In West Michigan, winter seems endless and there are few things that are quite as exciting as the first signs of spring. You may feel inspired to visit the cemetery more often in the nicer weather, when the grass isn’t muddy, the path is clear, and the frigid cold won’t turn your hands to ice after a short few minutes.
A Timeless Tradition
Visiting any of the beautiful, sprawling cemeteries in West Michigan may fill you with joy despite the somber setting. This is often due to the signs of life you see left behind on memorials: flowers gifted to the departed by those of us who wish to treasure and preserve their loved one’s memory.
One of our family’s favorite traditions for memorializing our loved ones is by leaving flowers by the stone, and this sentiment is shared by many of the families we have worked with through the years. It is not uncommon to see families leaving behind fresh spring flowers by a loved one’s monument.
Traditionally, in the spring, flowers are placed by Mother’s Day or Memorial Day.
Symbolism and Beauty
In the mortuary industry, we understand the value and significance of flowers, which have been used as symbolic reminders of a person’s legacy for many centuries. In fact, we are acquainted with many florists in the Grand Rapids community and have learned a great deal about what certain spring flowers are best shared with your loved one.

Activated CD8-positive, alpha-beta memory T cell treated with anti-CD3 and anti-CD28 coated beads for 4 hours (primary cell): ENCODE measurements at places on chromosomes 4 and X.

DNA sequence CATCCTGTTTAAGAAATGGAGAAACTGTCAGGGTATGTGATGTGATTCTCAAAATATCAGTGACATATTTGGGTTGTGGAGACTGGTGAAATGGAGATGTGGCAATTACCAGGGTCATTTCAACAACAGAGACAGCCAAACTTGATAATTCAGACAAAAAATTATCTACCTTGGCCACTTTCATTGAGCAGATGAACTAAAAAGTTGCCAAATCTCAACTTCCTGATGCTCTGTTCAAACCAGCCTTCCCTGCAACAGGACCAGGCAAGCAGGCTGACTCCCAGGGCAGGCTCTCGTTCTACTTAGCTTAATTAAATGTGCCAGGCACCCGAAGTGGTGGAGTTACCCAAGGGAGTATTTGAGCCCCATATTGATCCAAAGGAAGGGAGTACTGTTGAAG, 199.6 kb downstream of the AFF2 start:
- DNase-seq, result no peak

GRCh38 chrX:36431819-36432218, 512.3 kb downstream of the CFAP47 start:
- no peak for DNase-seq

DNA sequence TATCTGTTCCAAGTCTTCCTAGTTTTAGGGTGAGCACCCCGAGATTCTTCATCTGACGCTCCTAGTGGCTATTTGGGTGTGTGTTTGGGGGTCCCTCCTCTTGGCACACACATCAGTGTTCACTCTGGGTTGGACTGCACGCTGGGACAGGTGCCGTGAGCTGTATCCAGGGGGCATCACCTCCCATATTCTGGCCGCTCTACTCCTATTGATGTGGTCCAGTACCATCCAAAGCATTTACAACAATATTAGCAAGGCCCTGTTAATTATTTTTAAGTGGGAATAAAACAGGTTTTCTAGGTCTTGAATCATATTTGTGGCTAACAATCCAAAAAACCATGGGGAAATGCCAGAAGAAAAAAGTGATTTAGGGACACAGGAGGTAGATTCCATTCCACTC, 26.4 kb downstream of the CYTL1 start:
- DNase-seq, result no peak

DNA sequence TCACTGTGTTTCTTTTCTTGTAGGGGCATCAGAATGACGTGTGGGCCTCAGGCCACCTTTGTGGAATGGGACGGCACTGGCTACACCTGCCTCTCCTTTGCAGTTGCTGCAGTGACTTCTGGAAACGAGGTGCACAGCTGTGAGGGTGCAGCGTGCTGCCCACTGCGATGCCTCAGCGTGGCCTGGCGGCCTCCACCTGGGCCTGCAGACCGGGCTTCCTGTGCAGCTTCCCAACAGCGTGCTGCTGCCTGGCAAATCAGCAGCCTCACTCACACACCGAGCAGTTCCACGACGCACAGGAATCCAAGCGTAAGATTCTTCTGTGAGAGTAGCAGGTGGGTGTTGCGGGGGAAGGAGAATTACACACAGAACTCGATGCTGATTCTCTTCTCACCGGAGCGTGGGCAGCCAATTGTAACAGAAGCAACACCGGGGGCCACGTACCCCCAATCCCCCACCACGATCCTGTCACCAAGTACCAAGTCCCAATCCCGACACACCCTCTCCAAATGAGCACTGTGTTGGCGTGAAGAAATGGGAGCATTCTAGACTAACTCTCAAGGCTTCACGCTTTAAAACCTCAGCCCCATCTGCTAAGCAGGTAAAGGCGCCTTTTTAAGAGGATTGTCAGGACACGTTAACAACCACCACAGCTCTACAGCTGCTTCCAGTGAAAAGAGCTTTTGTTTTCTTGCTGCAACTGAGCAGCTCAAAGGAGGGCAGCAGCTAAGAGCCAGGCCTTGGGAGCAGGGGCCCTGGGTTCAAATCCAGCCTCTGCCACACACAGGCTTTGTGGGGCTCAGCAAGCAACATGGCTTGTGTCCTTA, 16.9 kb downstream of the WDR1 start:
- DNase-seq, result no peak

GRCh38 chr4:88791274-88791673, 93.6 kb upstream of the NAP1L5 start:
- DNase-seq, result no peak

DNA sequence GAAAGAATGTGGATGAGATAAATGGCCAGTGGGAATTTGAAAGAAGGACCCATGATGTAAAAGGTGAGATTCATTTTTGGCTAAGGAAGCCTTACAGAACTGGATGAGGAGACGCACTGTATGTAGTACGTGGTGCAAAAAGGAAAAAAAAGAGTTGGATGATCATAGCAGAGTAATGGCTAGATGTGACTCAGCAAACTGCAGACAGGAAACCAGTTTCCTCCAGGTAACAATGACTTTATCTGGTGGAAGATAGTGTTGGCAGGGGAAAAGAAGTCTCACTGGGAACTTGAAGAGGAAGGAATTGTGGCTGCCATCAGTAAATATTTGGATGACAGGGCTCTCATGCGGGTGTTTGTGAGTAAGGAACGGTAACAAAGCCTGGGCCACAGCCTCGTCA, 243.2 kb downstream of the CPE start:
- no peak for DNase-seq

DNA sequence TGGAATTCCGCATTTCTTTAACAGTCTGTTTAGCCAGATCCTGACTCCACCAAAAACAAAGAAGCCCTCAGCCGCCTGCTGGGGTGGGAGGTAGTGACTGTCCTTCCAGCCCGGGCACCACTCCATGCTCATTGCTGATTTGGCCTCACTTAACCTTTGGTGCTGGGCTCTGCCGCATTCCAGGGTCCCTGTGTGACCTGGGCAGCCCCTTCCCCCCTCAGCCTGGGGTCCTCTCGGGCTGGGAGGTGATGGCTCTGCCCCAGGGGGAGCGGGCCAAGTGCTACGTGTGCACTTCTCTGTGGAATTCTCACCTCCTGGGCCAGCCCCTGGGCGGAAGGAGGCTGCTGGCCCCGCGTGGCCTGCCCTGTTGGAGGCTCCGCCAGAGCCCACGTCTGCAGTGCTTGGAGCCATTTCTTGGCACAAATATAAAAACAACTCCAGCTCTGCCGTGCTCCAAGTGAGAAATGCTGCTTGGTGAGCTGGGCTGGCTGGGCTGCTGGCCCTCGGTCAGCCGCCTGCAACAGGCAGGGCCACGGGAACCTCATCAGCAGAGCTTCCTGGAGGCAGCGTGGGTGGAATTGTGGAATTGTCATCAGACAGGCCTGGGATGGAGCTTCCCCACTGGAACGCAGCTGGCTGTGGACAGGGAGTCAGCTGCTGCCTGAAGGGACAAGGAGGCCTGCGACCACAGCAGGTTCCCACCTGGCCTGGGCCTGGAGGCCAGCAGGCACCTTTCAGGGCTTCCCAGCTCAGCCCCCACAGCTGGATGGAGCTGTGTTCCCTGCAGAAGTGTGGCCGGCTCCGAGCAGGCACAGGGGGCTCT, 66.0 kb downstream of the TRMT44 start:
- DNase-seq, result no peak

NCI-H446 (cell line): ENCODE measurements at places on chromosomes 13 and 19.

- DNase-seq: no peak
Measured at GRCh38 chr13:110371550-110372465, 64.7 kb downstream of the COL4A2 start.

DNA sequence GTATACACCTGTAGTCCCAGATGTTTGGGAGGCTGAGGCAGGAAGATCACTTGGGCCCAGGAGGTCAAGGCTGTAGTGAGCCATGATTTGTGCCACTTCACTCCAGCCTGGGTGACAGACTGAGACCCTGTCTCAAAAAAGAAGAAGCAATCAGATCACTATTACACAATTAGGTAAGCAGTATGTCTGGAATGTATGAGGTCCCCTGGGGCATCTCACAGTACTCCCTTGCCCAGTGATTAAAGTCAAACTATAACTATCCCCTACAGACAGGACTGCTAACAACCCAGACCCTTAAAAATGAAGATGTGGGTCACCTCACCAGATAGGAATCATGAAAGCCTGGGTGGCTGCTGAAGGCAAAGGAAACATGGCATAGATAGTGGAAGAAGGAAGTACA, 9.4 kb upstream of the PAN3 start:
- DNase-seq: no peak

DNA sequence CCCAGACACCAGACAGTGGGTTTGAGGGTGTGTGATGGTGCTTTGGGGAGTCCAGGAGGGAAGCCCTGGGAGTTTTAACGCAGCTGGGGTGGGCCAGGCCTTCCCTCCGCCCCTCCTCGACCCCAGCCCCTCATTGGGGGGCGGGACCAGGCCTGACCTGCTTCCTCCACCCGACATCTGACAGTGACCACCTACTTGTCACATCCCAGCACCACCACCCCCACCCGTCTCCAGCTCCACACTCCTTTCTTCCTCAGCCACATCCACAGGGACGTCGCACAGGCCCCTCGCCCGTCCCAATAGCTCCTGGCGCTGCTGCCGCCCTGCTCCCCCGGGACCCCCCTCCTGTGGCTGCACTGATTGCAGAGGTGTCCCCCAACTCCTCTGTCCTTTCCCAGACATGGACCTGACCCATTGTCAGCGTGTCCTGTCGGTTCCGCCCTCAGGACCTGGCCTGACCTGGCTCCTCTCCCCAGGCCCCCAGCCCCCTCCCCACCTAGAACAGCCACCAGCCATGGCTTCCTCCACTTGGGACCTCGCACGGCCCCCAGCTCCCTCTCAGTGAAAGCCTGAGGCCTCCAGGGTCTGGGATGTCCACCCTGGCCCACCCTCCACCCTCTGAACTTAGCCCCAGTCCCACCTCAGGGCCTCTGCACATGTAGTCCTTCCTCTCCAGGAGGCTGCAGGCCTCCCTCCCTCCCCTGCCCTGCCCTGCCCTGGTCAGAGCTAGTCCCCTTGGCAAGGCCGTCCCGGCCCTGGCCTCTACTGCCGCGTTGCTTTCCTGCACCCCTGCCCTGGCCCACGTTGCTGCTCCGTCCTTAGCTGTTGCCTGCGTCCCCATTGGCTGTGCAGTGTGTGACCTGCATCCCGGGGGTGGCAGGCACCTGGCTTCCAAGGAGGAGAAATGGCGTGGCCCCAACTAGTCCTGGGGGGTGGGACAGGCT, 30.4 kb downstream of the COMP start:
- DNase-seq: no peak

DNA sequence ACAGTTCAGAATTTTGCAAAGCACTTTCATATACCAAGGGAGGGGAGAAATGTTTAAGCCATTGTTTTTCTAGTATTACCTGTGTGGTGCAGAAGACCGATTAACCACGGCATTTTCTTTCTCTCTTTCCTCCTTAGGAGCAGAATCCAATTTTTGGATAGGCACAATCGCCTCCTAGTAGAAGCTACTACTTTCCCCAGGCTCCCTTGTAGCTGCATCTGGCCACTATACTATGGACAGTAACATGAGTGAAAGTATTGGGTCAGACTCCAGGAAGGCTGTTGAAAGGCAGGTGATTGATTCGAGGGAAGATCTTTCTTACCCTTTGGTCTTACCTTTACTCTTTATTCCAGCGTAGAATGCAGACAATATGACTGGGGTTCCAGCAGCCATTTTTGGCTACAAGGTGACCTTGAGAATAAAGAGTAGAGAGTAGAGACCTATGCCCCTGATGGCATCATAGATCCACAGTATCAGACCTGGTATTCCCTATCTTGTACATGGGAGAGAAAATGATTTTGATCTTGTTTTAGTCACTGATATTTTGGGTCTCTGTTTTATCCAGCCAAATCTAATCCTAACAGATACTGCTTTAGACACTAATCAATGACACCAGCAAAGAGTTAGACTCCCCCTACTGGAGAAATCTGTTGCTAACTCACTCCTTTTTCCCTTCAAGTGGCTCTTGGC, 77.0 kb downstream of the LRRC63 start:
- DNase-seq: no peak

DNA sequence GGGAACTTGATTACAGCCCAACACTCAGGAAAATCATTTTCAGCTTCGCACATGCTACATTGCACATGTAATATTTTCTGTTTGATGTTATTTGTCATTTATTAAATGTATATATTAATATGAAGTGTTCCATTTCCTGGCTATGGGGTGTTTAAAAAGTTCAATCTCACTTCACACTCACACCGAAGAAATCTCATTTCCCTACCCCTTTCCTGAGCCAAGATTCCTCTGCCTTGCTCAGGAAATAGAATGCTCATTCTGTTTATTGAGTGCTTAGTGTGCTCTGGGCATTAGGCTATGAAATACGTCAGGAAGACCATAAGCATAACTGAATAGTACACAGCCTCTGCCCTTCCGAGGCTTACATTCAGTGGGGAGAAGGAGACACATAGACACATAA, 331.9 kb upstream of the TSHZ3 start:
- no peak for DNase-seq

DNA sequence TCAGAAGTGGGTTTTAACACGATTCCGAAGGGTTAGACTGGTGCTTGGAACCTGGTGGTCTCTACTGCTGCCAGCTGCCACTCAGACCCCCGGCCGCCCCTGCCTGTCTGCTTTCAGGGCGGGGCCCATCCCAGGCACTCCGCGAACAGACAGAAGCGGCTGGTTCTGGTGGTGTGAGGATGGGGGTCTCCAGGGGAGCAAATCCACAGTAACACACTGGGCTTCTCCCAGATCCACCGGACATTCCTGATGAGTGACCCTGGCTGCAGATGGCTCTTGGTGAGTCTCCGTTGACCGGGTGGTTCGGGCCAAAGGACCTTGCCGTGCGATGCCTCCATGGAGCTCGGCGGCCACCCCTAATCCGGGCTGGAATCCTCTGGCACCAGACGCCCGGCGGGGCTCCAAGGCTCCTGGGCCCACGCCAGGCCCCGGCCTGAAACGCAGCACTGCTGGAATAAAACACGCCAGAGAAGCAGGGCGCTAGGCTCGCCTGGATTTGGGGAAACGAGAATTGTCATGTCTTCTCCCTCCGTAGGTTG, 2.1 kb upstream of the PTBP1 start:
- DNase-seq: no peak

Flowers are routinely featured in both weddings and funerals and have long been used to convey specific messages. Just as the engravings on monuments often speak symbolically of an individual’s personality, hobbies, and values during life, your choice of flowers can tell a story about your familial legacy. Some examples of spring flowers native to Michigan are the crocus, the daffodil, and the hyacinth. Since 1893, the Black family has been faithfully serving the Grand Rapids community through our small business. We pride ourselves on providing an important service and eliminating the taboo of talking about end-of-life matters.